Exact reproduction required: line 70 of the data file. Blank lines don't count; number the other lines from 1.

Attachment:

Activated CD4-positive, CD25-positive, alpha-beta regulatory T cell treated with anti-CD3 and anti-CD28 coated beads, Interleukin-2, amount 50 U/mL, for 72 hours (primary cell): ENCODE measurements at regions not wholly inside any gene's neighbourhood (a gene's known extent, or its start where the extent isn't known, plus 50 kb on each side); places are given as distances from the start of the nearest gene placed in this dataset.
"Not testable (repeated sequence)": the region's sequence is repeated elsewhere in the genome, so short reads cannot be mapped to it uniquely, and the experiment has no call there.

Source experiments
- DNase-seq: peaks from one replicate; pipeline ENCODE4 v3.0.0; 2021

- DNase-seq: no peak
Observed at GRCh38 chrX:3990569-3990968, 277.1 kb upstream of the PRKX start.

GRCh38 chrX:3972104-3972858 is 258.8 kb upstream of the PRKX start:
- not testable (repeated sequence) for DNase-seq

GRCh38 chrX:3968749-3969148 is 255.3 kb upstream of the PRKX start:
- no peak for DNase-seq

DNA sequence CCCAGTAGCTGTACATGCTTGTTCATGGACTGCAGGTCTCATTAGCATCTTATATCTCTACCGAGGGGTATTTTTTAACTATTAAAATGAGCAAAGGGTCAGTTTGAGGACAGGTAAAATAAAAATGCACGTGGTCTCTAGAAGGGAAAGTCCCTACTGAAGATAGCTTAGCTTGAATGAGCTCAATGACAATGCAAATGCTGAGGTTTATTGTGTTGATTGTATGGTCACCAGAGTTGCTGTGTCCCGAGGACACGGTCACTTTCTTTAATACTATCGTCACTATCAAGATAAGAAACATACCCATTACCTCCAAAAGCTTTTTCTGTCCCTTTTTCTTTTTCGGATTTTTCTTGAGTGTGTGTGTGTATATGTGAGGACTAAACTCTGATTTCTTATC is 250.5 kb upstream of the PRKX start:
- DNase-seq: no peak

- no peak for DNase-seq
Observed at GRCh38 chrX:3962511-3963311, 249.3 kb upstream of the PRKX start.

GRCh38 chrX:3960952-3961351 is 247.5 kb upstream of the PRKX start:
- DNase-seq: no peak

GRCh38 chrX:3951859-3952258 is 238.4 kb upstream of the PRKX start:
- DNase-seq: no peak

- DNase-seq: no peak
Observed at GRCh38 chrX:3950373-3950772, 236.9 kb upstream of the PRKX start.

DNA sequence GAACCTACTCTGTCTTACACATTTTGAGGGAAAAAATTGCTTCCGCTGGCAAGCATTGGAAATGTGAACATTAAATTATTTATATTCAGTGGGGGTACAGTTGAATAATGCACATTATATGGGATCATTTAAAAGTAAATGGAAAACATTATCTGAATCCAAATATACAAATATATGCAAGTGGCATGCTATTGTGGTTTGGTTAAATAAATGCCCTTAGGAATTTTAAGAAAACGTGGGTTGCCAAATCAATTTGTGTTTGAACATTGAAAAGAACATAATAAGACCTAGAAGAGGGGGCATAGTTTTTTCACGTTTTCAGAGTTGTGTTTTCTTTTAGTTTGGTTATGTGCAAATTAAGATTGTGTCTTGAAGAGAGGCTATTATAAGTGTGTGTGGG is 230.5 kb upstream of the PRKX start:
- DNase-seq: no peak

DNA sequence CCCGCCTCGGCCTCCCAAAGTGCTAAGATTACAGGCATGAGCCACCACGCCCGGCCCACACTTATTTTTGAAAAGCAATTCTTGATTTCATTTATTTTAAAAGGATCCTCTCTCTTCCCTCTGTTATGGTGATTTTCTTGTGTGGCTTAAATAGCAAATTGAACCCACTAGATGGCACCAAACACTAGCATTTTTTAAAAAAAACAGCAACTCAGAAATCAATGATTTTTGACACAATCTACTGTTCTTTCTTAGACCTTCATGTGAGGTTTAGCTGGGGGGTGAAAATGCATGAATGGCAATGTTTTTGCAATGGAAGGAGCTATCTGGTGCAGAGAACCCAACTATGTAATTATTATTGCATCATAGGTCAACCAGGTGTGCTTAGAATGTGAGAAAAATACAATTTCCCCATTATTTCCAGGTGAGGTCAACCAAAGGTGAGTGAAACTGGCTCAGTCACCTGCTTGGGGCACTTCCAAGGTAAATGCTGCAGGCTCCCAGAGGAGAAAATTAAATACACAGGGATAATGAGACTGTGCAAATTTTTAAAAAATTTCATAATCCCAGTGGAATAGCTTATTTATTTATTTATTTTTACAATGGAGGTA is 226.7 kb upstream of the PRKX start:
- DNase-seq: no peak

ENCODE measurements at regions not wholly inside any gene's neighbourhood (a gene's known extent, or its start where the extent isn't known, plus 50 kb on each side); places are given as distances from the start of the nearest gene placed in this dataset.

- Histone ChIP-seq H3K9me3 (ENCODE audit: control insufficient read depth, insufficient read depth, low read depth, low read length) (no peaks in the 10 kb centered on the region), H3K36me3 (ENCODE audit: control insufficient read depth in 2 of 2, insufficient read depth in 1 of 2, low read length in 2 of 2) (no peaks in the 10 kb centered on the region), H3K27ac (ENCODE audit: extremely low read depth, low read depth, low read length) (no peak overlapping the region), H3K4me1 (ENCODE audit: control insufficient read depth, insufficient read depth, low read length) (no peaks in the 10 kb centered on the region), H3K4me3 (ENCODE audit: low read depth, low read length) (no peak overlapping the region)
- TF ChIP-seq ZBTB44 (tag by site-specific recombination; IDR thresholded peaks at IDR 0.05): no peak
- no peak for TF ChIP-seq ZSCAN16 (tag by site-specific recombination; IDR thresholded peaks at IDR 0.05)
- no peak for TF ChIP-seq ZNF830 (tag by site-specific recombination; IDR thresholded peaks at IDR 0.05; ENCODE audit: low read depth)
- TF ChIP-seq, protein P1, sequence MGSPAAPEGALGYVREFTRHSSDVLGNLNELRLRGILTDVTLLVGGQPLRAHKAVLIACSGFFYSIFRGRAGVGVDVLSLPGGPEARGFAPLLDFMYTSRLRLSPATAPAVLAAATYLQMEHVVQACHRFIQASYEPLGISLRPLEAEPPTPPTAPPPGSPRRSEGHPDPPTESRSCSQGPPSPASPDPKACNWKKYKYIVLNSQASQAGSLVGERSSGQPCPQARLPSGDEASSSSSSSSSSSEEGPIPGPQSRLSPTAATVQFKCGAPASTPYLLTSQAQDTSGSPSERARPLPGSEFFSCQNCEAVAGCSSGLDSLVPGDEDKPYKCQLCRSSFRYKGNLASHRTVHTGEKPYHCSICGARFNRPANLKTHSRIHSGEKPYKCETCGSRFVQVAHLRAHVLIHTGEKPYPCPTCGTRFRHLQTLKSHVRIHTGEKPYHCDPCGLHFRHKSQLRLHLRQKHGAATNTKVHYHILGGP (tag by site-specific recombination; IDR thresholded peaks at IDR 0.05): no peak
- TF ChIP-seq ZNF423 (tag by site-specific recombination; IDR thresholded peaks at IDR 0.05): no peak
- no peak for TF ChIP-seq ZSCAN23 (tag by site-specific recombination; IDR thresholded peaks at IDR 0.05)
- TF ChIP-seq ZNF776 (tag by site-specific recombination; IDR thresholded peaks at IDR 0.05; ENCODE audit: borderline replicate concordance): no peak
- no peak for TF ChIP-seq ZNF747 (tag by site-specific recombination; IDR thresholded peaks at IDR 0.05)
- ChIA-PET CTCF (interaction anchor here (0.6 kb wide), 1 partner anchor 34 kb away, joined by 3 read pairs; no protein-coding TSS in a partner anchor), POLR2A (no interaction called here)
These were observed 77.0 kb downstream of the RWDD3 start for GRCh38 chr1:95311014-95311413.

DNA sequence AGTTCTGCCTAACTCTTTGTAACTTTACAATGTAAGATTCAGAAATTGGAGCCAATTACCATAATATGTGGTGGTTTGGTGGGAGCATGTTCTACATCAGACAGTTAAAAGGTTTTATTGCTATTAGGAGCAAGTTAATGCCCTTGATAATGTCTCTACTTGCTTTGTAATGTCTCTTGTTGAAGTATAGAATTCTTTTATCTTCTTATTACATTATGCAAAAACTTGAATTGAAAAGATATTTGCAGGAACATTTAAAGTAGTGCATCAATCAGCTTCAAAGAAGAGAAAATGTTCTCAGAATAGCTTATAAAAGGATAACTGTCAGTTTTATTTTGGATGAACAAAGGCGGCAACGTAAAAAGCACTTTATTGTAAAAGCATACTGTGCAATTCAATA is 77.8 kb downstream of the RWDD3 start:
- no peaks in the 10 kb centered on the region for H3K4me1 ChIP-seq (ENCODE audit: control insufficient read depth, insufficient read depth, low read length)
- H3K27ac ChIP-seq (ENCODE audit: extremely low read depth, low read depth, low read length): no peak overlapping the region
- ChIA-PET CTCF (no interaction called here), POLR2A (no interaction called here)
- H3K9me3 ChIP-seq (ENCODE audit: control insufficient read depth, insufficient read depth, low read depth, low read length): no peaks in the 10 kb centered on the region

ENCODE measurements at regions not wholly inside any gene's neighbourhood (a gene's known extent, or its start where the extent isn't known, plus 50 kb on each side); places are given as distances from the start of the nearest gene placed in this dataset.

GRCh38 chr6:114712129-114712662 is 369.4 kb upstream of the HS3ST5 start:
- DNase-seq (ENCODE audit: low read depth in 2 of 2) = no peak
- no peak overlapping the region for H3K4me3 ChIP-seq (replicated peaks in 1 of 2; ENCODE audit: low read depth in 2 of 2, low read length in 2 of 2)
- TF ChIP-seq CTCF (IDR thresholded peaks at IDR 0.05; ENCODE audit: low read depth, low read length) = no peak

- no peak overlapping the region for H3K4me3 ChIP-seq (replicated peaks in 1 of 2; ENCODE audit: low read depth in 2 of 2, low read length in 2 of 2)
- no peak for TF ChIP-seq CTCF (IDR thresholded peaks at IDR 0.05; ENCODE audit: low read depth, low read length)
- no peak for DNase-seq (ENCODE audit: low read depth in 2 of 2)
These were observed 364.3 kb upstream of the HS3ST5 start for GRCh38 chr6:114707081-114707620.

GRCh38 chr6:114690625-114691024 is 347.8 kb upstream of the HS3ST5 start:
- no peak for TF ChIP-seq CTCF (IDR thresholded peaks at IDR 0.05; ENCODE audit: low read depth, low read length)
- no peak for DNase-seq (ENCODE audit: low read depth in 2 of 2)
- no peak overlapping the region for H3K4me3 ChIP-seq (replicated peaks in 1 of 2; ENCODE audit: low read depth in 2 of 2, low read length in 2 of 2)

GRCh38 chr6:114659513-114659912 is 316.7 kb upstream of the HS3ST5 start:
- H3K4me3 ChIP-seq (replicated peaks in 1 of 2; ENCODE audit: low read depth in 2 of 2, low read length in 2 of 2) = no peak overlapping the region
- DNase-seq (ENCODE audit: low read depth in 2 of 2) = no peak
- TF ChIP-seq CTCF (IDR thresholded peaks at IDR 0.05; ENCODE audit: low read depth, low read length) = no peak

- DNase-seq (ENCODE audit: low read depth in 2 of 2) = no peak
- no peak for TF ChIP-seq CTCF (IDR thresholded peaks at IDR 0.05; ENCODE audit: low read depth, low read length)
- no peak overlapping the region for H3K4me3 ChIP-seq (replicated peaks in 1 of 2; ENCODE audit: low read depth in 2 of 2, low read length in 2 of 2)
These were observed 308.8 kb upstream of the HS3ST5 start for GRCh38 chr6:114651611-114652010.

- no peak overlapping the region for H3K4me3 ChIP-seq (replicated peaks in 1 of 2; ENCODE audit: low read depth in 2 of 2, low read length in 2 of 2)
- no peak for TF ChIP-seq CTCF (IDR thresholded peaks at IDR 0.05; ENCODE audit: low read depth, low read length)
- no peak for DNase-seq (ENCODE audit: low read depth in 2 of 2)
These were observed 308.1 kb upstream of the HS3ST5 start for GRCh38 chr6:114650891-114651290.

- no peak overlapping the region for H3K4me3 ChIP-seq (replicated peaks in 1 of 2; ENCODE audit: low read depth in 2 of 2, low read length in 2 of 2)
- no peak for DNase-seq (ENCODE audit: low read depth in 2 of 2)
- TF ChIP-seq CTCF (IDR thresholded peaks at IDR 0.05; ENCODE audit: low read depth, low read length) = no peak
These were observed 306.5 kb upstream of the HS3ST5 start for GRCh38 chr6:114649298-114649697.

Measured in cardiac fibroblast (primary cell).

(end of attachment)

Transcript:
These were observed 306.5 kb upstream of the HS3ST5 start for GRCh38 chr6:114649298-114649697.